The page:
I think we are all familiar with the principle of scientific method – that when comparing two things, there should not be a factor that distorts only one of the variables. In common sense, this gives us the following wisdom: two things being compared should actually be comparable. Gustav Klimt and Egon Schiele are very frequently compared, by convention. And not without reason: the careers of the two overlap at the turn of the twentieth century, the latter is known to have looked up to the former, and his early work was heavily influenced by him. After some evocative sepia and black-and-white photographs of the two Viennese personalities, this early influence is one of the things that confronts the viewer in the Royal Academy. The first nude displayed, in spite of appearances, is actually by Schiele, but is intensely derivative of the art nouveau giant, Klimt. Yet once Schiele reached his artistic maturity, a considerable mismatch between these two artists is revealed. The basic problem is that Schiele’s works in the show are really highly considered, finished paintings, on paper. Klimt’s works are drawings proper, that is, preparatory studies, the sort of things that one could only produce after a hefty academic training, but drawings nonetheless.
Equally, the overall tenor of Klimt’s work is at odds with Schiele’s. And this is no more evident than with Schiele’s most notable works, his erotic paintings. Schiele’s paintings are famously explicit, to a degree that is well beyond Klimt’s offerings. Indeed it has to be said that Schiele’s paintings, now at the centenary mark, are more explicit than almost all images that can be seen within an art gallery. Yes, there are works like Jeff Koons’ ‘Made in Heaven’ series, but the sheer gloss of these images negates any impressive effect. A closer contender would be the figurative works of Tracey Emin. In equal and opposite measure, however, Emin’s drawings are so interminably scratchy that their subject hides behind a veil of meaningless texture. They are the twee conclusions of someone trying desperately to shock. And it is odd that, a few years ago, this artist decided to show her work alongside Schiele’s. This seems to be a huge own-goal, since to my eye, all this comparison would show is that, to arrive at Emin’s work, all one has to do is subtract all visual content from the senior artist, and leave only the genitals. A hundred years earlier, Schiele both produced some of the most formally taut and interesting compositions of Expressionism, and represented women who do actively confront the viewer. The unusual dynamic between the viewer and the sitters of Schiele’s works has been much discussed, and I do not have anything to add. It is easy to make an image erotic. What is much harder is to do is create an illusion of human agency in two dimensions. Of course the vast majority of artists before and after Schiele have failed to do this, Emin included.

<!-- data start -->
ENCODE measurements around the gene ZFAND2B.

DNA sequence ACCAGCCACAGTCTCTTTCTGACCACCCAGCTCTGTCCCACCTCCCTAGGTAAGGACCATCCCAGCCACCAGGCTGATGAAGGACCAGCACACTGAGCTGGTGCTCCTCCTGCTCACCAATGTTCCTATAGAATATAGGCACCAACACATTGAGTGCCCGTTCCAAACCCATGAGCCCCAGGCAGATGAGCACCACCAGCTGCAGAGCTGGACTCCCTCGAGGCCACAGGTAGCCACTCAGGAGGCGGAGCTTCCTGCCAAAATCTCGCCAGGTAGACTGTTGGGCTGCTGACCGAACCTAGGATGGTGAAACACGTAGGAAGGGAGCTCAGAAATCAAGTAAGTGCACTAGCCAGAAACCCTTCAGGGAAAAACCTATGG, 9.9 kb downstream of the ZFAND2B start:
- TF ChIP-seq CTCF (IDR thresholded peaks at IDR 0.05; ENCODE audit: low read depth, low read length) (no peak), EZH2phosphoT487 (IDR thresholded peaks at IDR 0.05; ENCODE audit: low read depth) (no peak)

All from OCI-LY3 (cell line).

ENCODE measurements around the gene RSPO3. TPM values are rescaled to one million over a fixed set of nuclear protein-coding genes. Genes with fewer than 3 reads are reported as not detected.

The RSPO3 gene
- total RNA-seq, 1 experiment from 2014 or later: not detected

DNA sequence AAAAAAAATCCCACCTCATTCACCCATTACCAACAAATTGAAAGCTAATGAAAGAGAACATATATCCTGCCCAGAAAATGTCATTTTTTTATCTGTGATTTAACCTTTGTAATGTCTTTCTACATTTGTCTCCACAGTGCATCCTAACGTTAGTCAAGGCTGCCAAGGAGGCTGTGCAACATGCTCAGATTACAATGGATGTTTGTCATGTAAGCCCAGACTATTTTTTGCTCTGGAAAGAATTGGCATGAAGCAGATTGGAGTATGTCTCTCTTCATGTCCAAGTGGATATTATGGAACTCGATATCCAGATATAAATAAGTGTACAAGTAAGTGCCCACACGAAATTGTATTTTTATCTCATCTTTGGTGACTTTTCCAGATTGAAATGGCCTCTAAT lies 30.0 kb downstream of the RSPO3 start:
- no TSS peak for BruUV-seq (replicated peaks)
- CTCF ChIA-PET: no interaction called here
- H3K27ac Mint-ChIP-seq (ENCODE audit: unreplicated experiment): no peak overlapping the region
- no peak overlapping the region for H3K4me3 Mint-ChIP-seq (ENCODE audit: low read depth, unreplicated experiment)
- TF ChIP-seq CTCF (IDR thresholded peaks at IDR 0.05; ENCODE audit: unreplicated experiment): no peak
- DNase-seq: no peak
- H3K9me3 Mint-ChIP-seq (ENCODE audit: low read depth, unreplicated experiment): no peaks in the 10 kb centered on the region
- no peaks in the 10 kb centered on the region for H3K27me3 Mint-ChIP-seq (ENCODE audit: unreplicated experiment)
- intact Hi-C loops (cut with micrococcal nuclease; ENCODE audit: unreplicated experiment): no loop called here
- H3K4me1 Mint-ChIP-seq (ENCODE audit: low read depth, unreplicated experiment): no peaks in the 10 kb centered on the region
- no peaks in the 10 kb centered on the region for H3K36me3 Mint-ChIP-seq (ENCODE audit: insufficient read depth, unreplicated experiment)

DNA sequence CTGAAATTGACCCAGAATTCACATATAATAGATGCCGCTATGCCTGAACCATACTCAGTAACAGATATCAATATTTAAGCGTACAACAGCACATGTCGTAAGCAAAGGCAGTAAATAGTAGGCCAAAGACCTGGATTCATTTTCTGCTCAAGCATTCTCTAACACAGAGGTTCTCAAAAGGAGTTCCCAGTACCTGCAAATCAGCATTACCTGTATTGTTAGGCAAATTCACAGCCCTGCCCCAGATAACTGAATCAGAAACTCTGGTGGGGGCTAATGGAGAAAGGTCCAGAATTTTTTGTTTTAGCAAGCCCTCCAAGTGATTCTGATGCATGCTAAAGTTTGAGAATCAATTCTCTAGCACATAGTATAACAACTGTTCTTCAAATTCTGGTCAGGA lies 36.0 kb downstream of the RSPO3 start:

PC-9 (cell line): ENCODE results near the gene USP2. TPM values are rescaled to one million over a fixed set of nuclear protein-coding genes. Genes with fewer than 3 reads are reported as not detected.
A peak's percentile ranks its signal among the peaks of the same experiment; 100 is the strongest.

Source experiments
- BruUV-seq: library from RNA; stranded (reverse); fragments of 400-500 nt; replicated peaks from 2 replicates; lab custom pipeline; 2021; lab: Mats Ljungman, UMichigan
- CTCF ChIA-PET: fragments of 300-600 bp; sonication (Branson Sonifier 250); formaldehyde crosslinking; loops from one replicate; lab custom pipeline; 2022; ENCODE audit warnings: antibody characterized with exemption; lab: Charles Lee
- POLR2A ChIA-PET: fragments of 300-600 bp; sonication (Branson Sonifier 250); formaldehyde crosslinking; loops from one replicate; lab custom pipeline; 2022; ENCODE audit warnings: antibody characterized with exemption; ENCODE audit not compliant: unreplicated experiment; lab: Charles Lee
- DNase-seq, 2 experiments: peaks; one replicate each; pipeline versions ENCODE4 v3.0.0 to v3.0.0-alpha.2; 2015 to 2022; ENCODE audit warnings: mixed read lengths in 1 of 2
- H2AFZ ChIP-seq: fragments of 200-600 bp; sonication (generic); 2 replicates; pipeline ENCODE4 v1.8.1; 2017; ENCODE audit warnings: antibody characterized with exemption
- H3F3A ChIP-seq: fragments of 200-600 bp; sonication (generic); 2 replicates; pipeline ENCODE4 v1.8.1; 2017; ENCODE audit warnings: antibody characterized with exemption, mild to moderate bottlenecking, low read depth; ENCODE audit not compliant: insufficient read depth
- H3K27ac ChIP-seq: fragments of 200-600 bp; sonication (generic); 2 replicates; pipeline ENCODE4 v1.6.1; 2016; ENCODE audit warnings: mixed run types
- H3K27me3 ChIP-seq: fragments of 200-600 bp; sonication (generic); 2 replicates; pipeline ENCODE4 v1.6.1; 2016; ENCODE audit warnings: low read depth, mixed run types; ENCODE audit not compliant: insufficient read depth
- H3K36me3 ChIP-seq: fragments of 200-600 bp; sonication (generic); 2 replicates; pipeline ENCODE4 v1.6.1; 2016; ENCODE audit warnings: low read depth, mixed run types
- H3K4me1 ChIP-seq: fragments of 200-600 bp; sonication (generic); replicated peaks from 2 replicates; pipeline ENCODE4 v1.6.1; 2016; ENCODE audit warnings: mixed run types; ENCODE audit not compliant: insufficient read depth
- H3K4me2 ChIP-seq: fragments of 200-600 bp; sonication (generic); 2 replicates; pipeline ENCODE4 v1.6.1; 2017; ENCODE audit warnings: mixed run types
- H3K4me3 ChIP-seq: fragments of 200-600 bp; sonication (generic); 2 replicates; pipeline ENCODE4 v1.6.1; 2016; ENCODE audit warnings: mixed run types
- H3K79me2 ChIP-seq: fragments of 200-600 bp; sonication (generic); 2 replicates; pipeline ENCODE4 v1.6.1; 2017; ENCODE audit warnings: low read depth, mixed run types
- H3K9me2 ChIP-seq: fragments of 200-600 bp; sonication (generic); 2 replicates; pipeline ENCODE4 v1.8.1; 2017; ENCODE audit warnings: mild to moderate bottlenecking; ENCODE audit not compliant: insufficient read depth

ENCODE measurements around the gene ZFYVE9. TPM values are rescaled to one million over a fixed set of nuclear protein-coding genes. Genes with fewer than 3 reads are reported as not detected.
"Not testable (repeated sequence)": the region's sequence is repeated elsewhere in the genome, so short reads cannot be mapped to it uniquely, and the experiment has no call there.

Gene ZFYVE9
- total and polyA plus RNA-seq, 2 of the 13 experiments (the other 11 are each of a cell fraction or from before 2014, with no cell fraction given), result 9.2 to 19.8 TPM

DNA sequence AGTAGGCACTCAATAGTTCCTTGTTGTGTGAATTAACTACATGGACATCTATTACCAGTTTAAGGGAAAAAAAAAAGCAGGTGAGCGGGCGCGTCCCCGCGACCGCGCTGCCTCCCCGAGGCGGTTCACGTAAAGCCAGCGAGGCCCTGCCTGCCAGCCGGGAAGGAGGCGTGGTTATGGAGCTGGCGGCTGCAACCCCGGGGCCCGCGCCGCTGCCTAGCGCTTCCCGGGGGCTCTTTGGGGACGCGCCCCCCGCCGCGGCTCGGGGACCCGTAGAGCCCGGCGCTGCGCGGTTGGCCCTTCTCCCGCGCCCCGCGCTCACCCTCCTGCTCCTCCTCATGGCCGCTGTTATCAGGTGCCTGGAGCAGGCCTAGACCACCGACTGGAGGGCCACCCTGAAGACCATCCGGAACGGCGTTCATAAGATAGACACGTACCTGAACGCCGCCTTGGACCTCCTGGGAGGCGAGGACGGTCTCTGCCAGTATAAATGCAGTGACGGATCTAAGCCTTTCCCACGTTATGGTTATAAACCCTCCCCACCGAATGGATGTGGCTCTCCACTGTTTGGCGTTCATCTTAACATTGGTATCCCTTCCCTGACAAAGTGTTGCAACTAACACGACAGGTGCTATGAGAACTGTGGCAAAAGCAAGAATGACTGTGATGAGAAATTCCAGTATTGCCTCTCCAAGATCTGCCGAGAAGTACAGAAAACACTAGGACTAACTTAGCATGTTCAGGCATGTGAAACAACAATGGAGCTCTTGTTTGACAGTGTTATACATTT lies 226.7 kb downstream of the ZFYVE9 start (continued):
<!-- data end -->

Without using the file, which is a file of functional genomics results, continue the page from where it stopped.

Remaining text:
Back to Klimt. On the other hand, Klimt’s drawings seem somewhat easy going. It would be unfair to describe them as tame, since they are still something beyond the euphemistic hypocrisy of nudes earlier in time. The exhibition labels seem to try and argue otherwise: one describes a drawing as ‘Reclining Nude With Legs Raised’, when it undeniably shows its subject masturbating. It is not inaccurate, but it is not sufficient either, and it hardly grasps the point of the image. Still, Klimt’s works have a healthy academic smokescreen about them. Frequently there is confidently executed and difficult foreshortening, in one instance di sotto in su, ‘from below, up’. This particular device instantly cons us into thinking of prestigious mural works like Mantegna’s ceiling of the Mantuan Palazzo Ducale, thus putting our puritanism at ease. More pointedly, there is simply less variety in the forms Klimt seems to have taken notice of. In Schiele, elbows can be right angular, or pyramidal, hands can look like mousetraps. In Klimt, thighs are always trapezoidal, breasts basically spherical. This is not to say that Klimt is idealising reality, it is more likely that Schiele is distorting it to make it as peculiar as possible, but these distortions have to come from initial observations, and the creative act of emphasising them.
In the light of this, and in particular with the above question of the (perceived) agency of his sitters, it is very easy indeed to put Schiele above Klimt as an aesthetic and moral forward thinker. This would be a mistake. We might like to speculate about Schiele’s values, but this hits the brick wall of an uncomfortable fact. Schiele made explicit images of girls who are, by any modern measure, hugely underage. There are two such depictions in the exhibition, and they are nauseating. This fact of course makes any positive assessment of the ‘overall’ Schiele dissonant. And if we are to take the view that an ethic of Schiele’s work can be judged, then to herald the positives of his images, but at the same time ignore the exploitation of juvenile people, would be wrong.
The question of whether Klimt was aesthetically a reactionary compared to Schiele is moot. It is more interesting to treat this historically obvious but formally troublesome comparison as giving a very particular cross-section. If a curator sets up two artists, one who uses works on paper as his main creative output, and the other just as preparatory studies (an approach essentially unchanged from the fifteenth century), is it possible to have a neutral critical view? Does it instead just reveal whether our tastes will be progressive or traditionalist? And is it possible to make an argument that one or the other approaches is superior? Go to this exhibition and work out who is the better artist. And then work out whether you are being channeled towards this conclusion.